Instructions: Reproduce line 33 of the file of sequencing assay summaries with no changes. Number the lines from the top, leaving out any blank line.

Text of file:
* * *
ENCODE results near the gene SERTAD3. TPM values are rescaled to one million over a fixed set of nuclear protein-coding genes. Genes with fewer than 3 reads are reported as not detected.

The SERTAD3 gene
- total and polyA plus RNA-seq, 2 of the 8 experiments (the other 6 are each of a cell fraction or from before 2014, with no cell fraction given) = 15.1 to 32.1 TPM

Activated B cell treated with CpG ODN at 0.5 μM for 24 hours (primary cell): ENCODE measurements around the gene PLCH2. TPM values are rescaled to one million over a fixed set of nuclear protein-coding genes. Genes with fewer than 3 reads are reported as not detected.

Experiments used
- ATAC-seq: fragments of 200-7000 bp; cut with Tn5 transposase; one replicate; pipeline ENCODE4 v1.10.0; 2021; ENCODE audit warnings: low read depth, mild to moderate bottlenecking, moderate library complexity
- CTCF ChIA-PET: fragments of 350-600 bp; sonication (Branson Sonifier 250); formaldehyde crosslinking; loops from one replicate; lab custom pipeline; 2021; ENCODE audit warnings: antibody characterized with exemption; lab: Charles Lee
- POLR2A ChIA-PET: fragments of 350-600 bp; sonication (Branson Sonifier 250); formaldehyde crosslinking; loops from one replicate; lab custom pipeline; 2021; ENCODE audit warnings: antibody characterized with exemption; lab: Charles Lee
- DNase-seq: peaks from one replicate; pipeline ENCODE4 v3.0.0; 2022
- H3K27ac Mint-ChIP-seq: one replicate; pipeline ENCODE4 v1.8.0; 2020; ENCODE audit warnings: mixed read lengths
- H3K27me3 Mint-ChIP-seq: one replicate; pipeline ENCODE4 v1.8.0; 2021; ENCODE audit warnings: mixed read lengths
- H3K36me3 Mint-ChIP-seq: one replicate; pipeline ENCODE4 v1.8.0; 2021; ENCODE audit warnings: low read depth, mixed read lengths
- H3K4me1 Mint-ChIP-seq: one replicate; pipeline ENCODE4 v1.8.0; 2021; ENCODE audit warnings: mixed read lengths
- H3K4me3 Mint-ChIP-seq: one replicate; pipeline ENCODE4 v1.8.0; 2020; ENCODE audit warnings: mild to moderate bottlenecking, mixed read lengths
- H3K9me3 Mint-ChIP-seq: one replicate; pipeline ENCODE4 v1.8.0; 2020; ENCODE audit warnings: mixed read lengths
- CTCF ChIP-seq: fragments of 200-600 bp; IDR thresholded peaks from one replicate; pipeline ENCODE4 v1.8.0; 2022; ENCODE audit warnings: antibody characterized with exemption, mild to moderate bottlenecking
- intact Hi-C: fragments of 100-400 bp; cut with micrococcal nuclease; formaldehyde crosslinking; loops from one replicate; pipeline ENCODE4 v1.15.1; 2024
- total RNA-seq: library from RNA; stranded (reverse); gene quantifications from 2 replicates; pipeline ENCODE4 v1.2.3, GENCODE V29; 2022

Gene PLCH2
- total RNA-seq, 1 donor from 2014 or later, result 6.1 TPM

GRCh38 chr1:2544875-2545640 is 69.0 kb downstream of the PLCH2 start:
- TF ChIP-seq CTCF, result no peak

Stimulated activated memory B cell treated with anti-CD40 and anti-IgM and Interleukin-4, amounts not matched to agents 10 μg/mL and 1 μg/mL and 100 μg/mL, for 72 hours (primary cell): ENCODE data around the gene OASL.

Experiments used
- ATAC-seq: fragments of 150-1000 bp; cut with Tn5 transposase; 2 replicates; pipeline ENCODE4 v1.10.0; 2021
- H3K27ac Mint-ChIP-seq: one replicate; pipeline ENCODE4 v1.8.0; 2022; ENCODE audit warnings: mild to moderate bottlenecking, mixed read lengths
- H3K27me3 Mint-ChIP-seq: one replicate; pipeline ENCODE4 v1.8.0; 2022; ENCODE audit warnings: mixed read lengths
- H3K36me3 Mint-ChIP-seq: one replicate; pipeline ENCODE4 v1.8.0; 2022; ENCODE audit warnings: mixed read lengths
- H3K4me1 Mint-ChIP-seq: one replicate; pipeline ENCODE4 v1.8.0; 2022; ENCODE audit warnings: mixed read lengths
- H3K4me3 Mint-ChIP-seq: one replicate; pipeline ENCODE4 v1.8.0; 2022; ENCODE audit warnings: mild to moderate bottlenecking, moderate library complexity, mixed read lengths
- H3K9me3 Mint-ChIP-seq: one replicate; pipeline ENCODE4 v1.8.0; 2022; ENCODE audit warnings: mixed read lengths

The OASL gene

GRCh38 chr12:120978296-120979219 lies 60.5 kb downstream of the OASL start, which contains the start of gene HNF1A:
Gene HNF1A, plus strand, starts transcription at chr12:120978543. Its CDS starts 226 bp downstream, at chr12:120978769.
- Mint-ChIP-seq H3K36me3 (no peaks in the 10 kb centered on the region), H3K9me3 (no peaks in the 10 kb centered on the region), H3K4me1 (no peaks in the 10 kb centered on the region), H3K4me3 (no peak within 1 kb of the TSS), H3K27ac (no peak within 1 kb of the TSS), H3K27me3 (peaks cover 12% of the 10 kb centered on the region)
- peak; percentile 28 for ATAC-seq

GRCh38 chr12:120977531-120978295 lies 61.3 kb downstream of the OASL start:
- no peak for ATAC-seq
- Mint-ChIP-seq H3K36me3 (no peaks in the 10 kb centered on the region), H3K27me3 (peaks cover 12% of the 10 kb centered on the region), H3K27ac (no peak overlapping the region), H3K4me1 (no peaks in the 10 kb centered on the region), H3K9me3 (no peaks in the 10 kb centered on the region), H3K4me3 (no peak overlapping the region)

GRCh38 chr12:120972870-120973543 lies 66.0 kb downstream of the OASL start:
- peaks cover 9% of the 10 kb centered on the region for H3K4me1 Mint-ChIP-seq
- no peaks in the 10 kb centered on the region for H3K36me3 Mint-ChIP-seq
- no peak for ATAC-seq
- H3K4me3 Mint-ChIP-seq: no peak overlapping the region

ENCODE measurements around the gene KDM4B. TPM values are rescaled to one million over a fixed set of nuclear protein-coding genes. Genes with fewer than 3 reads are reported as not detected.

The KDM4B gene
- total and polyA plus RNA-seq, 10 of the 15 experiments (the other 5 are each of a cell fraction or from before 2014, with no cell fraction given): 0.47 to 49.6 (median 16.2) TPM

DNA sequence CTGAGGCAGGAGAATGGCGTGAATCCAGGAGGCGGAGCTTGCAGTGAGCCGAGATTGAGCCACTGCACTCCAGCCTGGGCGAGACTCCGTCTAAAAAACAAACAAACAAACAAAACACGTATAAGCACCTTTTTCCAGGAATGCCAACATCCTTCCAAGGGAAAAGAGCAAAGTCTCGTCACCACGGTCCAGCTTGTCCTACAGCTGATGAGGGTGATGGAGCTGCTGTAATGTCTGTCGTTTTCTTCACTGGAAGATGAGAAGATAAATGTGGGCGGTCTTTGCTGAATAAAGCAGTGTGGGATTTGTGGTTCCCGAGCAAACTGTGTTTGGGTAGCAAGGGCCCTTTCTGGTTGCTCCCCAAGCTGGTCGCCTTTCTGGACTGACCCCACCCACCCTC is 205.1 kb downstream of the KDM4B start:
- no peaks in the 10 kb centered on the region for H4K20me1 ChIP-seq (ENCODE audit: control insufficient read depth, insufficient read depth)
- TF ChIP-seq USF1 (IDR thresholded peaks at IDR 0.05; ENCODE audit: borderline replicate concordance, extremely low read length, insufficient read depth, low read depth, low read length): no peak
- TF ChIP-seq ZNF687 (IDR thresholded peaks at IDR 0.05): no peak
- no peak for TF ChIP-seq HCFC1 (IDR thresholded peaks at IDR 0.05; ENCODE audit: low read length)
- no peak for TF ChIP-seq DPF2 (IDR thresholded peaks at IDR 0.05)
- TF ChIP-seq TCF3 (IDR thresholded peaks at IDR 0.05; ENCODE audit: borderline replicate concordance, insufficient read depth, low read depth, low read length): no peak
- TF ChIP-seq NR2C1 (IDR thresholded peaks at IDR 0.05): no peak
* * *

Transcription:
GRCh38 chr12:120978296-120979219 lies 60.5 kb downstream of the OASL start, which contains the start of gene HNF1A: